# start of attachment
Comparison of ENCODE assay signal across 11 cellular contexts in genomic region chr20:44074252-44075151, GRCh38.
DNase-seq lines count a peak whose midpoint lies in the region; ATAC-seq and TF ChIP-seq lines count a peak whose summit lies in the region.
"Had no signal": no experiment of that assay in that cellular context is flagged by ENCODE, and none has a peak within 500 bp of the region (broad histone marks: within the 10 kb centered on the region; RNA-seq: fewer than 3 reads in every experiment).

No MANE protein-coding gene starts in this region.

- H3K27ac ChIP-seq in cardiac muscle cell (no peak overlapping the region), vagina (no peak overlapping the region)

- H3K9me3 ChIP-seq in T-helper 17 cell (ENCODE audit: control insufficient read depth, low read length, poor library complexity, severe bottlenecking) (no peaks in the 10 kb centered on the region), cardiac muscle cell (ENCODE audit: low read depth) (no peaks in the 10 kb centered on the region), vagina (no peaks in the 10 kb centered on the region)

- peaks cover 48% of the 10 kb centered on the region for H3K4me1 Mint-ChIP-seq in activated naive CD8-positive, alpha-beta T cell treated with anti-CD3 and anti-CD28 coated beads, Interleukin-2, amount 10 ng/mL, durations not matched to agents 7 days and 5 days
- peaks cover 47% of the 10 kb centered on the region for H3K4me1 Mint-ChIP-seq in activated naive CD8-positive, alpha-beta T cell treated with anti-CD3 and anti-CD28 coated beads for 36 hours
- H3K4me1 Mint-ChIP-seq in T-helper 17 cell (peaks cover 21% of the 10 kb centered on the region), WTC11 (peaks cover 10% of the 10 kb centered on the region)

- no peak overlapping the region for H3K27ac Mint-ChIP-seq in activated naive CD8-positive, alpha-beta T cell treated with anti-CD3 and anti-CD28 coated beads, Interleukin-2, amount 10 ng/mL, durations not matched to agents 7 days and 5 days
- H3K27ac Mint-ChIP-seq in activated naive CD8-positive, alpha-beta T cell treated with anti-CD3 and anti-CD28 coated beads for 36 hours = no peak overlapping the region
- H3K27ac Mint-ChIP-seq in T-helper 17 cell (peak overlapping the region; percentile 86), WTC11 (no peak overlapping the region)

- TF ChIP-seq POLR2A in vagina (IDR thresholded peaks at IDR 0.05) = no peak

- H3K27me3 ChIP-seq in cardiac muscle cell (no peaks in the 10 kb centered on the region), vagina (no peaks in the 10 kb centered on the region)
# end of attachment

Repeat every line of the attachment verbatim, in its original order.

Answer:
Comparison of ENCODE assay signal across 11 cellular contexts in genomic region chr20:44074252-44075151, GRCh38.
DNase-seq lines count a peak whose midpoint lies in the region; ATAC-seq and TF ChIP-seq lines count a peak whose summit lies in the region.
"Had no signal": no experiment of that assay in that cellular context is flagged by ENCODE, and none has a peak within 500 bp of the region (broad histone marks: within the 10 kb centered on the region; RNA-seq: fewer than 3 reads in every experiment).

No MANE protein-coding gene starts in this region.

- H3K27ac ChIP-seq in cardiac muscle cell (no peak overlapping the region), vagina (no peak overlapping the region)

- H3K9me3 ChIP-seq in T-helper 17 cell (ENCODE audit: control insufficient read depth, low read length, poor library complexity, severe bottlenecking) (no peaks in the 10 kb centered on the region), cardiac muscle cell (ENCODE audit: low read depth) (no peaks in the 10 kb centered on the region), vagina (no peaks in the 10 kb centered on the region)

- peaks cover 48% of the 10 kb centered on the region for H3K4me1 Mint-ChIP-seq in activated naive CD8-positive, alpha-beta T cell treated with anti-CD3 and anti-CD28 coated beads, Interleukin-2, amount 10 ng/mL, durations not matched to agents 7 days and 5 days
- peaks cover 47% of the 10 kb centered on the region for H3K4me1 Mint-ChIP-seq in activated naive CD8-positive, alpha-beta T cell treated with anti-CD3 and anti-CD28 coated beads for 36 hours
- H3K4me1 Mint-ChIP-seq in T-helper 17 cell (peaks cover 21% of the 10 kb centered on the region), WTC11 (peaks cover 10% of the 10 kb centered on the region)

- no peak overlapping the region for H3K27ac Mint-ChIP-seq in activated naive CD8-positive, alpha-beta T cell treated with anti-CD3 and anti-CD28 coated beads, Interleukin-2, amount 10 ng/mL, durations not matched to agents 7 days and 5 days
- H3K27ac Mint-ChIP-seq in activated naive CD8-positive, alpha-beta T cell treated with anti-CD3 and anti-CD28 coated beads for 36 hours = no peak overlapping the region
- H3K27ac Mint-ChIP-seq in T-helper 17 cell (peak overlapping the region; percentile 86), WTC11 (no peak overlapping the region)

- TF ChIP-seq POLR2A in vagina (IDR thresholded peaks at IDR 0.05) = no peak

- H3K27me3 ChIP-seq in cardiac muscle cell (no peaks in the 10 kb centered on the region), vagina (no peaks in the 10 kb centered on the region)